Late last week, Rep. Jeff Flake (R-AZ), who is currently campaigning for the U.S. Senate seat being vacated by retiring Sen. John Kyl (R-AZ), told a Republican gathering in Payson, Arizona that he supports abolishing the Seventeenth Amendment’s guarantee that voters elect their own senators.
Flake, however, is not alone in his desire to make America less democratic. Indeed, at least two other GOP senate candidates, one GOP governor, one Republican senator and a Supreme Court justice all have indicated agreement with Flake’s ambition to return the Constitution to the halcyon days of the Nineteenth Century:
If Pete Hoekstra had his way, he wouldn’t have to campaign for a seat in the Senate right now. Instead, he would simply be chosen by the state legislature to represent Michigan.
The 17th amendment gives the public the right to directly elect its senators. Hoekstra has repeatedly said he would like to see this amendment repealed.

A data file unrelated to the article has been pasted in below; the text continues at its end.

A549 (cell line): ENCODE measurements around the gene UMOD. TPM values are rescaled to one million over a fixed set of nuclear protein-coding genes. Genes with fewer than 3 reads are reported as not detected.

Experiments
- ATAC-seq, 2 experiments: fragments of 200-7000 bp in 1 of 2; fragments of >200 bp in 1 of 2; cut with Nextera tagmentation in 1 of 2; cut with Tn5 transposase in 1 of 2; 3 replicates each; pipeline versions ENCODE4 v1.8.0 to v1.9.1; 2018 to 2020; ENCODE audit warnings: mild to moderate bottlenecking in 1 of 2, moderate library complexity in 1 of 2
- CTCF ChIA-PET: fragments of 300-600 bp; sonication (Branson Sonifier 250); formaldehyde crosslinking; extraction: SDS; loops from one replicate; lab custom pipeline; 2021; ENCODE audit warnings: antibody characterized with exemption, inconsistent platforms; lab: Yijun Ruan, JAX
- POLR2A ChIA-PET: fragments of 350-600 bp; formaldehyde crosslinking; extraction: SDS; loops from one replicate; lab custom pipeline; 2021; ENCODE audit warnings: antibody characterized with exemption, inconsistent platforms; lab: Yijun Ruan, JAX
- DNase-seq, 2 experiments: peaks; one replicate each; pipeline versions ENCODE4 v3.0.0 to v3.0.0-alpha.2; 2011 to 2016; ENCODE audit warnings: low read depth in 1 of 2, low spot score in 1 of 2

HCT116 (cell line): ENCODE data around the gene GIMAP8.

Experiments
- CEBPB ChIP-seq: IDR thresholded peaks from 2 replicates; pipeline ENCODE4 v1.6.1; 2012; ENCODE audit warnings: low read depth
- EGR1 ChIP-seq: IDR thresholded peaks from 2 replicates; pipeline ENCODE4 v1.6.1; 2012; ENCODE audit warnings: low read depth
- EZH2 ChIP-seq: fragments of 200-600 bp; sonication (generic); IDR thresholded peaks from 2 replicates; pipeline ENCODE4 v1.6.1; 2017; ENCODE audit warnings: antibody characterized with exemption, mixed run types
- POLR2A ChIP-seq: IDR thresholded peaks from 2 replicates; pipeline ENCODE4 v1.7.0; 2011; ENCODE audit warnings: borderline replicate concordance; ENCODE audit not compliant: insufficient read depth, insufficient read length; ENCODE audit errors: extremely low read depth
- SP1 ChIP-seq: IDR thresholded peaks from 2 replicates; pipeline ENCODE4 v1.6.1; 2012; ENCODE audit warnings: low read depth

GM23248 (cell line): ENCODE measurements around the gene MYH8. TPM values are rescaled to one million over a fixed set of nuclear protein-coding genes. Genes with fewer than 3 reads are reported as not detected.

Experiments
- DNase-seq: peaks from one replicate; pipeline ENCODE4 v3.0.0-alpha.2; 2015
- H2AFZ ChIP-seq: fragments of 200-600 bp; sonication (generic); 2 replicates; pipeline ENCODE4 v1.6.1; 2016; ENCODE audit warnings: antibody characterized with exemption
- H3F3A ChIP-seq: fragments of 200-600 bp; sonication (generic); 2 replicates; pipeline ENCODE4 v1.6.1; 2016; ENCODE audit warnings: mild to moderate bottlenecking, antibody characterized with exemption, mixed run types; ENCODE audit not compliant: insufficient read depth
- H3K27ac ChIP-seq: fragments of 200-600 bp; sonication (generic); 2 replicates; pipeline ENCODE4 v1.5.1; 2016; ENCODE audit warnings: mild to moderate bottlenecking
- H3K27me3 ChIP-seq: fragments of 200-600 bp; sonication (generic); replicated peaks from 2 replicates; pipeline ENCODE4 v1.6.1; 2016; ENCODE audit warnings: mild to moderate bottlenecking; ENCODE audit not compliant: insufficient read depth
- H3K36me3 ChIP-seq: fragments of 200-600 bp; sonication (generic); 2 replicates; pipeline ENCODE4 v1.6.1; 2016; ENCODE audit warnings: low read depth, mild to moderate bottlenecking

“I think that would be a positive thing,” Hoekstra said regarding repeal during a January debate.
If the public lost the ability to choose its own senators, each state’s delegation would most likely line up with the partisan make-up of the state legislature.
Democrats were quick to criticize Hoekstra’s views, saying that any move to repeal the 17th amendment would ultimately lead to voter disenfranchisement.
Hoekstra has joined a growing number of Republicans demanding the 17th amendment be struck down, with many arguing the law infringes on fundamentalist views of state’s rights.